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On Stage At Dhs: Fun-Filled Musical

DALLAS - Standing in the eye of a fabric tornado, Dallas High School Theater Director Blair Cromwell surveys costumes with a critical eye.

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The cast of Pirates of Penzance works through a scene during a recent dress rehearsal at Bollman Auditorium

DALLAS - Standing in the eye of a fabric tornado, Dallas High School Theater Director Blair Cromwell surveys costumes with a critical eye.

"This one needs to be taken in and hemmed about two inches," she says, pointing to the Kelly-green skirt worn by one of the ingenues in her upcoming production of Gilbert and Sullivan's "The Pirates of Penzance."

"This play is performed by everyone, everywhere, involved in theater in some way, shape or form," Cromwell said.

"It's a musical that not only pokes fun at the convention of musical theater, it also pokes fun at itself."

The 129-year-old musical will be the first after-school musical performed by Dallas High School in six years.

"Musicals were cut during the budget problems and hadn't made their way back," Cromwell said. "We're doing Gilbert and Sullivan because it's public domain and we don't have to pay royalties."

During those six years, Cromwell's students participated in musicals with a children's theater program offered through Willamette University. It was a partnership that allowed musical theater to stay in Dallas without the expense.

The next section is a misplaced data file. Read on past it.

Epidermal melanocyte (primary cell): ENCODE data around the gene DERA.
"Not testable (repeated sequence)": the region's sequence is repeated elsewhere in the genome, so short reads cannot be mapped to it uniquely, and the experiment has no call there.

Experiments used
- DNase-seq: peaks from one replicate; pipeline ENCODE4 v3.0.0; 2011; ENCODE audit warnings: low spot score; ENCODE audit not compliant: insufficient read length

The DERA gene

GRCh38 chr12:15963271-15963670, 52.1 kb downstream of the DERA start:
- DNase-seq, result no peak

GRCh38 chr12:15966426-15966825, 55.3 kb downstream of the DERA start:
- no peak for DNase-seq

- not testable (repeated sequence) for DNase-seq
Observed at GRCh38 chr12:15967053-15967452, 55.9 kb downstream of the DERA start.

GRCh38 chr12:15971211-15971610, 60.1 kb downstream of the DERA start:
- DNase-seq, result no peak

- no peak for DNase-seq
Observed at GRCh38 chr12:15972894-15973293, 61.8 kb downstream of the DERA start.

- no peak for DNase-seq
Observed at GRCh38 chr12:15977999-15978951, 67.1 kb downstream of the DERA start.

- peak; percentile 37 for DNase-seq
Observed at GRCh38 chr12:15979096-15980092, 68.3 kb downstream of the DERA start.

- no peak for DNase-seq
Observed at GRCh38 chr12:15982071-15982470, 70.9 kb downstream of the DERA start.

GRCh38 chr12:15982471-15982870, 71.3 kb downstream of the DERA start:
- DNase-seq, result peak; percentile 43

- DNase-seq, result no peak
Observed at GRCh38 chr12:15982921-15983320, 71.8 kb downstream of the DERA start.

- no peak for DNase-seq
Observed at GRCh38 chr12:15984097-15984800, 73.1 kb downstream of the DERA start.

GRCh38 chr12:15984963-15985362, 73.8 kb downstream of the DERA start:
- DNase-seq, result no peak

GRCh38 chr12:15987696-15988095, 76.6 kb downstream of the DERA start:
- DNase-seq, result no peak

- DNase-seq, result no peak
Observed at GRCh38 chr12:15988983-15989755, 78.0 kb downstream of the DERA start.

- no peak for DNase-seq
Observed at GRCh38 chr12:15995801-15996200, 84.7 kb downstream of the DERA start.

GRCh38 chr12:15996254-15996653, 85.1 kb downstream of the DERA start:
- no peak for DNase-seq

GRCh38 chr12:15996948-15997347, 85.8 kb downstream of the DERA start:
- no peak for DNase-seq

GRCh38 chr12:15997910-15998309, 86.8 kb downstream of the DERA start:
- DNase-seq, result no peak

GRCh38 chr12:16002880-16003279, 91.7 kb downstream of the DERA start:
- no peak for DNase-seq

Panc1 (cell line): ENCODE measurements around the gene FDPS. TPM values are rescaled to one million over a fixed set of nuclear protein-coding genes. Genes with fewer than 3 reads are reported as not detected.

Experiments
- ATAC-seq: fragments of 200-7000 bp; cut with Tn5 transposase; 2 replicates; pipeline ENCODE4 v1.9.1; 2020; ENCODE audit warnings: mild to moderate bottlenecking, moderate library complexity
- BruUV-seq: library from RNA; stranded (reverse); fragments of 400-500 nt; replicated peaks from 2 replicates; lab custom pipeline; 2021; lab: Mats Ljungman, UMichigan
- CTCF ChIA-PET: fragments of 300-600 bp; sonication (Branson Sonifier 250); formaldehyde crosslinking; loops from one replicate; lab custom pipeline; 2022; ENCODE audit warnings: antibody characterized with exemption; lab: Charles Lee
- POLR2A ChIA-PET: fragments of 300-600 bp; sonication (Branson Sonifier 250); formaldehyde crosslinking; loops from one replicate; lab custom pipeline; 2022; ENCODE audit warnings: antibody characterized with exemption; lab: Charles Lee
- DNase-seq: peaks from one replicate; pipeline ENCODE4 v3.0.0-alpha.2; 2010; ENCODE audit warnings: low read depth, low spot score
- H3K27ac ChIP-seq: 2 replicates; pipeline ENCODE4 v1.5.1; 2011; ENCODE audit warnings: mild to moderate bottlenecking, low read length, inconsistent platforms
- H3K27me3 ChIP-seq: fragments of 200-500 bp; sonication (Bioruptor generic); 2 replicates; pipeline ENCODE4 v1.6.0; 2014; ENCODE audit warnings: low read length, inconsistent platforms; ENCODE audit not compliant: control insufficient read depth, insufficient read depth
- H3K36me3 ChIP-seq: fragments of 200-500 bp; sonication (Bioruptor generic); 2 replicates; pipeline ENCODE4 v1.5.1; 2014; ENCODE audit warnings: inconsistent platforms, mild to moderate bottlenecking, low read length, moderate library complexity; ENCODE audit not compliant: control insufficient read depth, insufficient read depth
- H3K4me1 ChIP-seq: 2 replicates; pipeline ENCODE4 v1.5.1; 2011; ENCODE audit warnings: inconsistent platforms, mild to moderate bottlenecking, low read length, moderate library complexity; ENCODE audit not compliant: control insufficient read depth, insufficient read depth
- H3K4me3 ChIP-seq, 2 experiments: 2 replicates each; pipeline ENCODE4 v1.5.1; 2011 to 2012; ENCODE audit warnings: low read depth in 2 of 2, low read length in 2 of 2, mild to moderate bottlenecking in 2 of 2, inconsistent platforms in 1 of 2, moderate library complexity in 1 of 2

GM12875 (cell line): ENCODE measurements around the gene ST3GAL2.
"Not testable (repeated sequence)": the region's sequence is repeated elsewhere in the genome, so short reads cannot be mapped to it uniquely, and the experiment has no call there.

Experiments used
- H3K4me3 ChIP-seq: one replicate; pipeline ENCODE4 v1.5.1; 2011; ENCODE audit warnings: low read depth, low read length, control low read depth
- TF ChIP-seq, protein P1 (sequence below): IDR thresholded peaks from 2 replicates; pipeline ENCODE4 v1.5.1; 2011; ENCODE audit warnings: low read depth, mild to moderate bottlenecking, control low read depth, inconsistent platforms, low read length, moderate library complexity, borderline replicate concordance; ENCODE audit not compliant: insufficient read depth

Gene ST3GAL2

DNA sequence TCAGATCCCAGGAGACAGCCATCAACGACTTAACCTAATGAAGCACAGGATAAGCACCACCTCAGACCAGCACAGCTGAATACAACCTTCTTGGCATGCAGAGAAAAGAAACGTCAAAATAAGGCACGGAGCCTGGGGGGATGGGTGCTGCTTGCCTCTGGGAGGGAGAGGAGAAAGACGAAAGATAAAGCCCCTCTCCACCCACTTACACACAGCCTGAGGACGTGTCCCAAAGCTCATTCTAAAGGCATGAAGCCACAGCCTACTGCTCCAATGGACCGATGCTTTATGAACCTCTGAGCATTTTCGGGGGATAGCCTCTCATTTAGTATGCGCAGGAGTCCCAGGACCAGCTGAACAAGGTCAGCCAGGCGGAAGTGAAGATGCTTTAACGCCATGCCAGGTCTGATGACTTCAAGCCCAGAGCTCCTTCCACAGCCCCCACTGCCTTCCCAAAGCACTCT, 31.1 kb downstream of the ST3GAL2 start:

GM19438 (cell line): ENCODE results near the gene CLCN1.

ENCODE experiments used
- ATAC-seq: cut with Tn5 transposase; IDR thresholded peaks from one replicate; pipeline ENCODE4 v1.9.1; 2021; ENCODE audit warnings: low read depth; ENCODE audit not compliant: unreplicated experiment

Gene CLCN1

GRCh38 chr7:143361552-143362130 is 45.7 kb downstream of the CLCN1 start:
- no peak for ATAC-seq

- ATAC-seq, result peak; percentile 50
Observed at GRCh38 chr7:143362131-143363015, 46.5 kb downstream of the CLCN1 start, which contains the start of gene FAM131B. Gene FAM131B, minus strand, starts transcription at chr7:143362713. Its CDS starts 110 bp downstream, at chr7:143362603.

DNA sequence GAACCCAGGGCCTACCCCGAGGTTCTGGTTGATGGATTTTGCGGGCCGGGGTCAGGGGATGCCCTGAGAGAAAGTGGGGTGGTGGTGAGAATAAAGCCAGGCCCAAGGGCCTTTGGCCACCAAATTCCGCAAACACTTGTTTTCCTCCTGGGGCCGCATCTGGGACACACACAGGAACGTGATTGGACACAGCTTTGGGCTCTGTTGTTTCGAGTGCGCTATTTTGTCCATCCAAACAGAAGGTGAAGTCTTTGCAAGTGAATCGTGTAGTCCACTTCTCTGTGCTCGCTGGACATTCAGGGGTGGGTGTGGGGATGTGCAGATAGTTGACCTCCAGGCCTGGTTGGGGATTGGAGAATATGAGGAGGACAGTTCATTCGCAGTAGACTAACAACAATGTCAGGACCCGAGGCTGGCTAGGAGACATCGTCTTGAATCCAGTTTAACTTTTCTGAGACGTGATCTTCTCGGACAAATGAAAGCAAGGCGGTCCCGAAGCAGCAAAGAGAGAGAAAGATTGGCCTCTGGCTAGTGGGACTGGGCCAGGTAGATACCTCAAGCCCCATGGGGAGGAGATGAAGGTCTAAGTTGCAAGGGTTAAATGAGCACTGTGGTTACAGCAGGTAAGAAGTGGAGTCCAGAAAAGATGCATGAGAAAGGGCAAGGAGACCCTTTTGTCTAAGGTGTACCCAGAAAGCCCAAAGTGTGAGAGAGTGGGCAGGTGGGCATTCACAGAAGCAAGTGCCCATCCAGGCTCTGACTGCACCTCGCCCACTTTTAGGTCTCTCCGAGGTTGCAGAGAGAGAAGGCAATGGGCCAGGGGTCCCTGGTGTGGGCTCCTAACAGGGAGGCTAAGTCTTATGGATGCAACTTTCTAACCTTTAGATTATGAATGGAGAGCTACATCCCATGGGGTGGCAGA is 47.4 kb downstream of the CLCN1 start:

This musical will be the first one produced solely by the DHS theater department in six years.

The students have been working on it since December and the play is set to open on Wednesday, Feb. 27, at 7 p.m. at the Dallas High auditorium.

"We are a little concerned about tickets because we are only running one weekend," Cromwell said. "Dallas audiences tend to hear about the play the first week and come out in big numbers the second week. But for this, there isn't a second week."

Cromwell is encouraging the public to buy tickets ahead of time, as musicals tend to sell out fast.

The original costumes for 32 cast members and an elaborate set took months to finish. The work was done by community volunteers and students.

"The amazing efforts of parents, students and community members must not go unnoticed," Cromwell said. "The ironic thing about theater is that it is imperative the audience not see how much work has gone into it; they are just to sit back and enjoy.

"It is our job to give them the best show possible while challenging the students at the same time."

According to Cromwell, the challenge of any Gilbert and Sullivan play is letting the audience in on all of the jokes and taking the material completely seriously - while still having fun.

"When the actors make fun of the material, such as laughing at the jokes, it doesn't allow the audience an opportunity to do it. Performers have had to learn about having fun versus making fun of the material," Cromwell said.

"Those without a lot of `opera' experience might mistakenly think that this whole thing should be taken as a serious opera. These are pirates who have a habit of not being very successful at piracy. These are dainty maidens who aren't always so dainty.

"These are ingenues who are laughably smarmy when it comes to their love and sense of duty," Cromwell said.

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